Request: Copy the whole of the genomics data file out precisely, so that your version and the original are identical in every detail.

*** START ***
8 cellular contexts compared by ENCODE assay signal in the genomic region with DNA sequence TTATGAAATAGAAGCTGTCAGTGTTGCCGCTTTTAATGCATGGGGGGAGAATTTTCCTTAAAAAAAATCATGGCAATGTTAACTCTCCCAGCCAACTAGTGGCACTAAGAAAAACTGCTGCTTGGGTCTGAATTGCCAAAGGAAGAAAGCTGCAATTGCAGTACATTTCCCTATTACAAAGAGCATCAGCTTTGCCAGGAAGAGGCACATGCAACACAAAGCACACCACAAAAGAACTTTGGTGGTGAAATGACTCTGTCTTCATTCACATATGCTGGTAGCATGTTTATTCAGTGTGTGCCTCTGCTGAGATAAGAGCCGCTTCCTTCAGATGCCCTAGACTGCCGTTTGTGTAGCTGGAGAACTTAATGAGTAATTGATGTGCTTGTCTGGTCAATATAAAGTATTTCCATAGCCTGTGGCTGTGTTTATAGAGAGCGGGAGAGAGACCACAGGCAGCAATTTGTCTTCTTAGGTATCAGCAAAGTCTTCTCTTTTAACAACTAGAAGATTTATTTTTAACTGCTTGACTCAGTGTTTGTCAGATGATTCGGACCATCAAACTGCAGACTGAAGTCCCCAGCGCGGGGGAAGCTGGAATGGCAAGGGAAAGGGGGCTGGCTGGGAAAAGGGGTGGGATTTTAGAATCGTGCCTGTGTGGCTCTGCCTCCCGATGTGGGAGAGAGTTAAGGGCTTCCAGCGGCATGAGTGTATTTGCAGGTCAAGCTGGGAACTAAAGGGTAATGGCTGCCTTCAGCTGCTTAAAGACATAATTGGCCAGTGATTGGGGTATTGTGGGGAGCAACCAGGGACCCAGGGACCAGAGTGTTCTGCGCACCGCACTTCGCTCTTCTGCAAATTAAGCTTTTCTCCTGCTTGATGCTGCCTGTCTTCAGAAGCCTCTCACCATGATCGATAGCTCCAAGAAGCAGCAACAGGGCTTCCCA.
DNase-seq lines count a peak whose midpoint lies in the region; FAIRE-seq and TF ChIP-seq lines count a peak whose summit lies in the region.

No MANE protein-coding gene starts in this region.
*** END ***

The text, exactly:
8 cellular contexts compared by ENCODE assay signal in the genomic region with DNA sequence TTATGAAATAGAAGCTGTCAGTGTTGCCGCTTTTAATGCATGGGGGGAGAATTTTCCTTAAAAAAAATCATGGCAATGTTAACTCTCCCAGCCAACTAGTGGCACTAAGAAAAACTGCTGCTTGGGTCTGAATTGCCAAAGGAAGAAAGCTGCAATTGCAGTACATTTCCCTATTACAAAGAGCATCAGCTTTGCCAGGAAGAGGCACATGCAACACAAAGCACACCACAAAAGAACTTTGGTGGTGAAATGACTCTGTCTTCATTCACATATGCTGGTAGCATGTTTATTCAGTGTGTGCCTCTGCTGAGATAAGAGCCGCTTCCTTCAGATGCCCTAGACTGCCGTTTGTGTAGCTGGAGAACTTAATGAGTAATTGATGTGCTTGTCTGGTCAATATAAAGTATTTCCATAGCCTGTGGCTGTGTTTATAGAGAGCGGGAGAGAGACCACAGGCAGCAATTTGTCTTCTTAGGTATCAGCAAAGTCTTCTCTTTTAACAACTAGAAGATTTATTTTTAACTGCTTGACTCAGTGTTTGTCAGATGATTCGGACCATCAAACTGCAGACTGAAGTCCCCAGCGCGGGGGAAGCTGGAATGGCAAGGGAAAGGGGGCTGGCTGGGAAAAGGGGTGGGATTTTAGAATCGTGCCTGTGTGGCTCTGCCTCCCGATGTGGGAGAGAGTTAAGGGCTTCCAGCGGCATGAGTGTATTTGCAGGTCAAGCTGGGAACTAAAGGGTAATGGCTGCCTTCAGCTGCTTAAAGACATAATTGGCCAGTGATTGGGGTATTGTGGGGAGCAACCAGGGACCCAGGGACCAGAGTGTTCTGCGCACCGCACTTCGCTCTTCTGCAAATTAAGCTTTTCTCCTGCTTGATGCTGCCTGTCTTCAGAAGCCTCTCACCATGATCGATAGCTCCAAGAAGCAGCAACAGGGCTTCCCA.
DNase-seq lines count a peak whose midpoint lies in the region; FAIRE-seq and TF ChIP-seq lines count a peak whose summit lies in the region.

No MANE protein-coding gene starts in this region.